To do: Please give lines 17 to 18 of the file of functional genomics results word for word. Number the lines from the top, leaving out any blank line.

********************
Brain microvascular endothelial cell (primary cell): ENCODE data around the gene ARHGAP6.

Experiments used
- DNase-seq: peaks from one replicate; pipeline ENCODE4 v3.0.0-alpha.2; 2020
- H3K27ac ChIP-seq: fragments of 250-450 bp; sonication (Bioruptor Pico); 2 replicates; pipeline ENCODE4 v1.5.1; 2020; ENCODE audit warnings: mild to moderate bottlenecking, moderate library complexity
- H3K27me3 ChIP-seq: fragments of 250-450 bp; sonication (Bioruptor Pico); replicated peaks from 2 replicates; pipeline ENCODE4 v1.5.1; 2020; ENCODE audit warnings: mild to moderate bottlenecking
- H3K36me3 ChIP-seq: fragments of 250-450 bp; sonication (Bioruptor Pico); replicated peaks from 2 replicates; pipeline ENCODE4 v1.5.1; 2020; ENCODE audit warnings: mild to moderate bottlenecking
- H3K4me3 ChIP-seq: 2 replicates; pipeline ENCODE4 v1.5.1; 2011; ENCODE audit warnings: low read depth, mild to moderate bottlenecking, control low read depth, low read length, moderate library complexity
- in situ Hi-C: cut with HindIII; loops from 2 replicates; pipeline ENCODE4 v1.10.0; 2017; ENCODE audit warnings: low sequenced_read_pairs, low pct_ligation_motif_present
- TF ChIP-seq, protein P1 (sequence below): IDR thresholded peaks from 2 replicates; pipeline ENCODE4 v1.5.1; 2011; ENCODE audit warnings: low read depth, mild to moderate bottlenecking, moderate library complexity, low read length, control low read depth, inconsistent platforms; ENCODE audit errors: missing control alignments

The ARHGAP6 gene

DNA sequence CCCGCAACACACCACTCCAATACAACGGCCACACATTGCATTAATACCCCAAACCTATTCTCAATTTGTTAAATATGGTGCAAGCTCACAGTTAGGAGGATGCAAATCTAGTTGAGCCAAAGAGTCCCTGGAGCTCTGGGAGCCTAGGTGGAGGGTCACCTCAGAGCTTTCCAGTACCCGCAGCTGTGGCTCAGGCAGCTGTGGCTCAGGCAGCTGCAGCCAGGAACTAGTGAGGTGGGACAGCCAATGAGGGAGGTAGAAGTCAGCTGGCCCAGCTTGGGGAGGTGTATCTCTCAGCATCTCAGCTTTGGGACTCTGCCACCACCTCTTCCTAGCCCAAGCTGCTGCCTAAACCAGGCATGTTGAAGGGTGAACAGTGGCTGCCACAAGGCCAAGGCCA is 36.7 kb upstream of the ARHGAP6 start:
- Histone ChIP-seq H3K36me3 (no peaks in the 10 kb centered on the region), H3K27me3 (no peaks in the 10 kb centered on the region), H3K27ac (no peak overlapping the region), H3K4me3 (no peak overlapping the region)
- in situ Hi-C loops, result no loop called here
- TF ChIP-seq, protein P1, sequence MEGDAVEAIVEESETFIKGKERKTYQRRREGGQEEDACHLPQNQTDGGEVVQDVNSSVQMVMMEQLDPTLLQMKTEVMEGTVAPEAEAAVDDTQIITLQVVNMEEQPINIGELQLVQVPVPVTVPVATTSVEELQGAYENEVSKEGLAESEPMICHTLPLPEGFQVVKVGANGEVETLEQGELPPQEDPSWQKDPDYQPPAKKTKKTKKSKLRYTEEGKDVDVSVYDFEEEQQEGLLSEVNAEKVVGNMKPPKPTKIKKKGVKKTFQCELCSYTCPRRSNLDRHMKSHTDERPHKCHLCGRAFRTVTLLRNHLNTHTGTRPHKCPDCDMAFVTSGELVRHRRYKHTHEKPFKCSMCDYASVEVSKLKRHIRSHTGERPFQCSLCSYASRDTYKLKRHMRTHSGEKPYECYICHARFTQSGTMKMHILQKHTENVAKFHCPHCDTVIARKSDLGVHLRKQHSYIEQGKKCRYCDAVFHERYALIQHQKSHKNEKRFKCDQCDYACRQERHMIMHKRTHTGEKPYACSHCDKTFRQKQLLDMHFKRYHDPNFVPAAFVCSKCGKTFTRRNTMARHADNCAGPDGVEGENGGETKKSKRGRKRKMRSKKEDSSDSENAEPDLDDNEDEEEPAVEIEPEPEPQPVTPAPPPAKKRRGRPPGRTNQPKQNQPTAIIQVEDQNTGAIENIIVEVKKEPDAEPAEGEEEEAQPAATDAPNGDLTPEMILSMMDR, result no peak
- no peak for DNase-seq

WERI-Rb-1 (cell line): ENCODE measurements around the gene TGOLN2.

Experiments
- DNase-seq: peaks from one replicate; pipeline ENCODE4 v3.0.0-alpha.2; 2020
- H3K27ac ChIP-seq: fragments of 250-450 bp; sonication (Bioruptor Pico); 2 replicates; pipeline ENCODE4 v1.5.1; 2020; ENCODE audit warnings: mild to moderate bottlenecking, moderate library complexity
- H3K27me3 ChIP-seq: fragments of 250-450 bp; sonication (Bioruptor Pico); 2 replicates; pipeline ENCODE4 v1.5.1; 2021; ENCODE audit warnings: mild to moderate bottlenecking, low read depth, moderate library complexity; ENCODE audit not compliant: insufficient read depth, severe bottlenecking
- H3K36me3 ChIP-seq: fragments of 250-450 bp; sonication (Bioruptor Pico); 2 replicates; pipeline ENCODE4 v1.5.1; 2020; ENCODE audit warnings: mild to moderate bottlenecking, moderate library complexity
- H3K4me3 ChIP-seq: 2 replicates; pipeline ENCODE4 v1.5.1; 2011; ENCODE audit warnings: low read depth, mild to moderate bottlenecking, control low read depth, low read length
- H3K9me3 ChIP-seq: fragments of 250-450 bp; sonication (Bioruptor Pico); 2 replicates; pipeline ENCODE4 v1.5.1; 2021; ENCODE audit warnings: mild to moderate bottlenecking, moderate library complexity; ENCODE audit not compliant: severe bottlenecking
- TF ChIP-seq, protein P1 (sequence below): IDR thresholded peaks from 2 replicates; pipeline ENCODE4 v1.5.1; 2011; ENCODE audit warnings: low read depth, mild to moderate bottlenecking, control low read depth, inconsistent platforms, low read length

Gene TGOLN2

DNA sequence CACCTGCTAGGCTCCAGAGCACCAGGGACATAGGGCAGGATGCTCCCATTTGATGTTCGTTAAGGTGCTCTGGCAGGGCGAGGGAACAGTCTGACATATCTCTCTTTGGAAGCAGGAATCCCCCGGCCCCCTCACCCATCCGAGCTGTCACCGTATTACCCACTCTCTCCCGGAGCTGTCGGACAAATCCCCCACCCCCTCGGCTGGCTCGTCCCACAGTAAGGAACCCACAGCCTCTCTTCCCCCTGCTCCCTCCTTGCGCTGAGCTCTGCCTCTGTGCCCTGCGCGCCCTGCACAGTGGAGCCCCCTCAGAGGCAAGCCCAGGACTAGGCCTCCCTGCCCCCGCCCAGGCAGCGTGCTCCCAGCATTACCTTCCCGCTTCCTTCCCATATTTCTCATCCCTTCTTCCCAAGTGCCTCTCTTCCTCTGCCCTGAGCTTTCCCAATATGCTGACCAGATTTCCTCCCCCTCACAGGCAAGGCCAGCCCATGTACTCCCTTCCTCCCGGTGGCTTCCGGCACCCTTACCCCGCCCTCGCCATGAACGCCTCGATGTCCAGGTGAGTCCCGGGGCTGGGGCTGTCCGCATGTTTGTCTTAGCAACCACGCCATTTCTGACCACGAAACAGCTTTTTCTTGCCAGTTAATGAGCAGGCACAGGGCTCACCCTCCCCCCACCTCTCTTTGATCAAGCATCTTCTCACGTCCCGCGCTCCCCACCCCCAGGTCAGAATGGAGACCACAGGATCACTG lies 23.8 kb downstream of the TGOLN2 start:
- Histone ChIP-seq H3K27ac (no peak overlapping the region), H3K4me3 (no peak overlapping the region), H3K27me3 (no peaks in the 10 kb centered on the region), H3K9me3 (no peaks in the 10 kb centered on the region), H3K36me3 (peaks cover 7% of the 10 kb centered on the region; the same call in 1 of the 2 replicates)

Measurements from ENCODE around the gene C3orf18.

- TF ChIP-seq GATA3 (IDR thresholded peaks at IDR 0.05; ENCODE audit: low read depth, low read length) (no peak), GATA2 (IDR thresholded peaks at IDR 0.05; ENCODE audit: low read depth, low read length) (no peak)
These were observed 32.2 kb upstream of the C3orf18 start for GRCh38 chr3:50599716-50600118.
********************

Experiments
- DNase-seq: peaks from one replicate; pipeline ENCODE4 v3.0.0-alpha.2; 2020